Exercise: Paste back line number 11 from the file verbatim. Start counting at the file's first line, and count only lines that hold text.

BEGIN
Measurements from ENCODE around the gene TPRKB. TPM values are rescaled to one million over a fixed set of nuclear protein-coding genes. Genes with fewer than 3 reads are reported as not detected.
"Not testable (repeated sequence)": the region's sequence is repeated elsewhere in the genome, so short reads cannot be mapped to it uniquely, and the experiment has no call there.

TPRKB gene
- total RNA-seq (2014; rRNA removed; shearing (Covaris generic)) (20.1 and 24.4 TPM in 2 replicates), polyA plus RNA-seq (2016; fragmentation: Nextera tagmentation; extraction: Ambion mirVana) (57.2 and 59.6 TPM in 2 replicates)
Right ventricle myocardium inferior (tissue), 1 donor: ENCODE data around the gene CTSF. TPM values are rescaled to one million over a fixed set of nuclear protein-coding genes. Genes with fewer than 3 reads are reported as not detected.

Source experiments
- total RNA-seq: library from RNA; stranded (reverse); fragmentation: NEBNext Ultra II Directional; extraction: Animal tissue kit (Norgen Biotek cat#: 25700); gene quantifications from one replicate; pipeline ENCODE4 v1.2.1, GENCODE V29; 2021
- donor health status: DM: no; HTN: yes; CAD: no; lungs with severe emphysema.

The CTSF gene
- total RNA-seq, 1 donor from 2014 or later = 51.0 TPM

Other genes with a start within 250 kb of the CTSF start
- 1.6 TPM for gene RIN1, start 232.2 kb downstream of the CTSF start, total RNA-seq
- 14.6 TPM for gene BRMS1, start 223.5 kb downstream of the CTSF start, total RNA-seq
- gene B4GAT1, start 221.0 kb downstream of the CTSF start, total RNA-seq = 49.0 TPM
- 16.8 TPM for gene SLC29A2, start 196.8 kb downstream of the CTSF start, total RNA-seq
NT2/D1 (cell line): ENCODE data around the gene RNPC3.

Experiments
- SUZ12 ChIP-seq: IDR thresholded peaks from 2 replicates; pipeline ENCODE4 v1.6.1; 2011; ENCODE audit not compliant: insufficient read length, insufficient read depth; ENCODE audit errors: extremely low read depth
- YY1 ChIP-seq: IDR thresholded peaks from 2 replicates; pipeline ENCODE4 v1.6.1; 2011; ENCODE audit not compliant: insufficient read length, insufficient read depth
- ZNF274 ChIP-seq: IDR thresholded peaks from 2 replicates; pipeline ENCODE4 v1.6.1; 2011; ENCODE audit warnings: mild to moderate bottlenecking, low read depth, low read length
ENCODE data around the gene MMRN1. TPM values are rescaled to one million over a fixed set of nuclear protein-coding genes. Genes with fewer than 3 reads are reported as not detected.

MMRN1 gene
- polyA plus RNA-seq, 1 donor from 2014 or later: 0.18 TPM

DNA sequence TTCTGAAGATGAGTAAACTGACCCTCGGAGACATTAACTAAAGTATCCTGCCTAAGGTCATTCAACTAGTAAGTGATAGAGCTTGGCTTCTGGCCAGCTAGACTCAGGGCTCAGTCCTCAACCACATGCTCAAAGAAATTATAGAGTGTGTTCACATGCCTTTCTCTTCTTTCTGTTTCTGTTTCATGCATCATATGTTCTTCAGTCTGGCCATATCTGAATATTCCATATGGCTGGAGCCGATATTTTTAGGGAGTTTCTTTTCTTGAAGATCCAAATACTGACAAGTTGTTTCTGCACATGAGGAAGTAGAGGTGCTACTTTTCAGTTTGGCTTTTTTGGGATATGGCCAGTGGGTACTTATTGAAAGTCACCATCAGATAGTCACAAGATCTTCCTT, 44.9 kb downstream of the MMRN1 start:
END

Other genes with a start within 250 kb of the CTSF start